KRAUS tI. FITZPATRICK.
(Circuit Oourt, S.D. New York. Febuary 24, 1888.)
PATENTS FOR INvENTIONS-DESIGN PATENTS-CoRSETS-PATENTABILITY.
The design patent No. 18,620, dated February 13,1888, and granted to Frailk Walton, being a design for corsets, readily distinguishable by ordinary persons from those of any prior design, is valid.
In Equity. On bill for injunction. Bill for injunction by Leopold Kraus etal. against James G. Fitzpatrick et al., for infringement of design patent No. 13,620, dated February 13, 1883. Robert H. Duncan, for orators. Lawrence E. Sextoo, for defendants. WHEELER, J. This suit is brought upon design patent No. 13,620, dated February l3, 1883, and granted to Frank Welton, assignor to the orators, to run seven years, for a corset. The principal features of the design, asspedfied in the claim, are a ribbed band at the lower edge,extending from the extreme front up over the hip, and down to the rear portion, and a series of ribs each side of the central hip line, beginning at the top and extending downward, and diverging onto the ribbed band. The shape given to the corset by extending the lower edge up over, in, stead of around, the hip, appears to add. to the utility of the corset as an article of manufacture, as well as to its appearance. The patent is not, however, for an article of manufacture as such, which would have to be taken out under other provisions of the law than those relating to design patents; but is merely for the new appearance given to the article by constructing it according to the design. But the ,fact that a corset made according to the design would have that utility would not appear to make the design any the less patentable, if in itself, as a design, it was sufficiently new. The test of infringement of a design patent appears to be the existence of such similarities as will lead ordinary persons to think the articles in question are the same. Gorham Co. v. White, 14 Wall. 511; Jennings v. Kibbe, 20 Blatchf. 353, 10 Fed. Rep. 669. The t<:st ofnoveHy would, therefove, appear to be the existence of such differences between articles embodying the patented design and thoseexistil1:g before as would be recognized by the same class of persons. Lehnbeuter v. Holthaus, 105 U. S. 94. The nearest approach to the design of this patent shown by the evidence, and the most relied upon by the defendants, is that shown in the patent to Paul T. Hertzog, No. 12,773, dated February,21, 1882. That has the ribbed band at the lower edge, but not extending up over the hip so far; and it does not have the series of ribs, distinguishable from the. rest, on each side. of the hip line. Moat of the speeial features of this design are to be found, separately, in prior things, but they are nowhere combined so as to make. such an effeet as a whole; and that is what is to be looked at. Perry v. Stat,ett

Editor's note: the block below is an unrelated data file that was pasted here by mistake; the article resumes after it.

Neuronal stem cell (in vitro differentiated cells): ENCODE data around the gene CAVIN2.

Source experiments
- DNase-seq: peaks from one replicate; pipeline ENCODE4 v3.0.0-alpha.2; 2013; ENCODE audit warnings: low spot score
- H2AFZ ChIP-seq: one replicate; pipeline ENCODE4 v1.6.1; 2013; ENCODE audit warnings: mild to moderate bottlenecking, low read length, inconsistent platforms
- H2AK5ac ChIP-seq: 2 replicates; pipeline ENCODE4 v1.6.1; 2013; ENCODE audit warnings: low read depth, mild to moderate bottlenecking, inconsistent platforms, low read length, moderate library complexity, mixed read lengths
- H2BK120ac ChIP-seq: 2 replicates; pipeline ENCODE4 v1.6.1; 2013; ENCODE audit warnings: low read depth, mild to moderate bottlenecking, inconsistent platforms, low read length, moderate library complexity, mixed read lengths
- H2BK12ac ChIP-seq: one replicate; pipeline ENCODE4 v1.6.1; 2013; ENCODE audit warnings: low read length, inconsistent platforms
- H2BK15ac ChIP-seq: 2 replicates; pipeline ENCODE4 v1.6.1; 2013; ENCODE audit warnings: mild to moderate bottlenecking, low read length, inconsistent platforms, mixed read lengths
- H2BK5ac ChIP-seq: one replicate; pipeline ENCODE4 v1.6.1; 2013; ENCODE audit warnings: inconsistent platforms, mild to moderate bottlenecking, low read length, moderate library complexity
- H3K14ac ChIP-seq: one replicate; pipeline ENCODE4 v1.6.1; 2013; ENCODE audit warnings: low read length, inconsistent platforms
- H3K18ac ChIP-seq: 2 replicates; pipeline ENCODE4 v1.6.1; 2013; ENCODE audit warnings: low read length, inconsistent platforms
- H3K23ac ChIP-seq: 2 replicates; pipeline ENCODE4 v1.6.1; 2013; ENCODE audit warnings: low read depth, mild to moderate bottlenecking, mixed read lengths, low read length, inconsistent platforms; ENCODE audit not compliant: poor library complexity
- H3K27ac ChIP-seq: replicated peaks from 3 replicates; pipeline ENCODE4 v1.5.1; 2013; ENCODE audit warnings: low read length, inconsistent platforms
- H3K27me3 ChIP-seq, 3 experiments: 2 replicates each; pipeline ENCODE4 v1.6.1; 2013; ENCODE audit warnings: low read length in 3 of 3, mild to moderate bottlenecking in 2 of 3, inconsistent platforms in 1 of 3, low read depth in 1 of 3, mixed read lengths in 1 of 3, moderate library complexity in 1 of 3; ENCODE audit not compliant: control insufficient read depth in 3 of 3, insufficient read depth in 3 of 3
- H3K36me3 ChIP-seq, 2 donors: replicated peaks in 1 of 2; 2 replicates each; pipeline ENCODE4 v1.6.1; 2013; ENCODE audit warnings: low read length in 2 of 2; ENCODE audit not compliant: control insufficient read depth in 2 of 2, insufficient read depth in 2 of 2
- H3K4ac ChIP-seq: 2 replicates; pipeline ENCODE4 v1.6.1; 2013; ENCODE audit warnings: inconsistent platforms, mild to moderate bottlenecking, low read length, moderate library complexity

3 Ban. & A. 485. As a matter offact, in this view, it clearly enough appears that corsets of this design would be readily distinguishable by ordinary persons from those of any prior design. The patent appears, therefore, to be valid. Infringement is not disputed, and is clear; so clear that it shows the results of copying. The orators are, therefore, entitled to a decree. . .L.et a decree be entered that the patent is valid; that the defendants infringe; and for an injunction and an account according to the prayer of the bill, with costs.
(Oircuit Oourt, 8. D. New York. February 25,1888.)
Upon a reference in a suit for infrin!!;ement of reissued letters patent No. G,940. for an improvement in artifidalivory, consistingotshellac and talc in SUbstantially equal parts, it appeared that defendant used a composition of shellac. !lond "fiber white," claImed to be &: different substance from talc,and to have' b'een discovered since the issue of the patent. The master found that "fiber white" had all the physical and chemillal properties of talc, and was talc. Held, that as his report showed there was,· as to that fact. much conflicting testimony, his finding will not be set aside.
Where plaintiff's invention relates to a new composition of matter, and ,the infringing article is made of the patented material, and this alone, the measure of the patentee's damages is the entire profit he would have made, to the extent of the sales bv defendant of the infringing article.
On Exceptions to Master's Report. On the 30th of June, 1882, the complainant, William M. Wellin.g, obtained. a decree sustaining reissued letters patent No. 5,940, dated June 30, 1874, for an improvement in artificial ivory. See 12 Fed. Rep. 875. The defendant, John H. La Bau, hiving made and sold certain articles containing the patented composition, viz., shellac and talc, in substantially equal parts, was adjudged an infringer, and a mastenvas appointed to take the account. After a long and vigorously contested controversy; during the ptogress of which the court was several times appealed to, (see 32 Fed; Rep. 293,) the master, on the 24th of December, 1886, presented a report, in which he assessed the complainant's damages at $3,634.94. After the date of the original patent, and, probably I about the yeari872, in the extreme southeastern portion of St. Lawrence county j New York, a mineral was discovered which was placed upon thetnarket and known commercially as "tiber white." Large quantities of this mineral were used by the defendant. The question of fact over which the main contest arose was whether "fiber white" was or was hot talc. The master found that it had all the physical and chemical properties oftalc, and was taM., He further found as follows: That the white checkS sold by the defendant contained shellac and talc, in sUbstan-